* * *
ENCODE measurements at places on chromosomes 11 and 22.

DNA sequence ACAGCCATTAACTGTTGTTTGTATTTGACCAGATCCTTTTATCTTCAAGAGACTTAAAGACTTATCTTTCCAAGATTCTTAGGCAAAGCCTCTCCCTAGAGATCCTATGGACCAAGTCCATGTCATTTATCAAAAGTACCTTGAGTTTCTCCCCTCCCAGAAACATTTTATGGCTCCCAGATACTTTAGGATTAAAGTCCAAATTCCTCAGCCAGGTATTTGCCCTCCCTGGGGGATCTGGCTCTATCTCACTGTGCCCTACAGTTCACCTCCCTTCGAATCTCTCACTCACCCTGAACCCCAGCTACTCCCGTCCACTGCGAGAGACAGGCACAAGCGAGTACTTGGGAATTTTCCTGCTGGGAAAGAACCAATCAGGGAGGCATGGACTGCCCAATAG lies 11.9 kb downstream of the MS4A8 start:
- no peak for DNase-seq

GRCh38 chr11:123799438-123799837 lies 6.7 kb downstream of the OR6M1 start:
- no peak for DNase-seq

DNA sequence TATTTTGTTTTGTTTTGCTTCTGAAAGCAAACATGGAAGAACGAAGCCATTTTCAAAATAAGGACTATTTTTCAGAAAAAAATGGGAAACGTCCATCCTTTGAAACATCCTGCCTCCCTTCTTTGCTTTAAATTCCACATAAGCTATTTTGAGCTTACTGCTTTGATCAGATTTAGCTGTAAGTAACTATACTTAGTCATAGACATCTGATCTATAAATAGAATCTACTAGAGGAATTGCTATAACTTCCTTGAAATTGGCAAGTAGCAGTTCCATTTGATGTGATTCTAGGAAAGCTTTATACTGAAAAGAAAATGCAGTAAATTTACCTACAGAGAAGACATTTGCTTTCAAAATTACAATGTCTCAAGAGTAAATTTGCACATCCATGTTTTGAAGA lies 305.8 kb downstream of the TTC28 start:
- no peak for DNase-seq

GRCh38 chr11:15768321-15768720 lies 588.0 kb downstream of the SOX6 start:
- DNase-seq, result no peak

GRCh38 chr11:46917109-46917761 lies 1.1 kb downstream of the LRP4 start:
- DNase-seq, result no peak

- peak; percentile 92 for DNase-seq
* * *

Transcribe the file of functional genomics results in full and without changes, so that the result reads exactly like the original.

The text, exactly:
ENCODE measurements at places on chromosomes 11 and 22.

DNA sequence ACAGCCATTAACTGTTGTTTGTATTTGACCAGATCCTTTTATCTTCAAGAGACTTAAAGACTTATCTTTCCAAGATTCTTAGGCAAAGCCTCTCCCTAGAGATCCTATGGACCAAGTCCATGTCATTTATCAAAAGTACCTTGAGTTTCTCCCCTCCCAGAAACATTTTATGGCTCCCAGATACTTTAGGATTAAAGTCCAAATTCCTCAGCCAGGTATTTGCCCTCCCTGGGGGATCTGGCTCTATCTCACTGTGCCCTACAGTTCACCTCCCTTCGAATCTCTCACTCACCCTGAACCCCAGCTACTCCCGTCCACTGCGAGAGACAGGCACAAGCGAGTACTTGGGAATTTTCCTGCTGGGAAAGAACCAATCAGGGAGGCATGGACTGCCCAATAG lies 11.9 kb downstream of the MS4A8 start:
- no peak for DNase-seq

GRCh38 chr11:123799438-123799837 lies 6.7 kb downstream of the OR6M1 start:
- no peak for DNase-seq

DNA sequence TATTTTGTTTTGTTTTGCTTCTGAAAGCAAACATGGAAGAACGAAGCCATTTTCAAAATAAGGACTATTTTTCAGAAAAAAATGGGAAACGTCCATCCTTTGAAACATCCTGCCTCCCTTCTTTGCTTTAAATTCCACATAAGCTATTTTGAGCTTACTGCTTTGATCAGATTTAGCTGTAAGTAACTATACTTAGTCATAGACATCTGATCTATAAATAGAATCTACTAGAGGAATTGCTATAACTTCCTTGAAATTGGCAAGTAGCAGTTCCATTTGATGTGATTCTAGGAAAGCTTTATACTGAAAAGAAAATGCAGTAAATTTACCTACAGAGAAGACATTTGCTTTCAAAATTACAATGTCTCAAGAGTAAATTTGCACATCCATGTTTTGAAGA lies 305.8 kb downstream of the TTC28 start:
- no peak for DNase-seq

GRCh38 chr11:15768321-15768720 lies 588.0 kb downstream of the SOX6 start:
- DNase-seq, result no peak

GRCh38 chr11:46917109-46917761 lies 1.1 kb downstream of the LRP4 start:
- DNase-seq, result no peak

- peak; percentile 92 for DNase-seq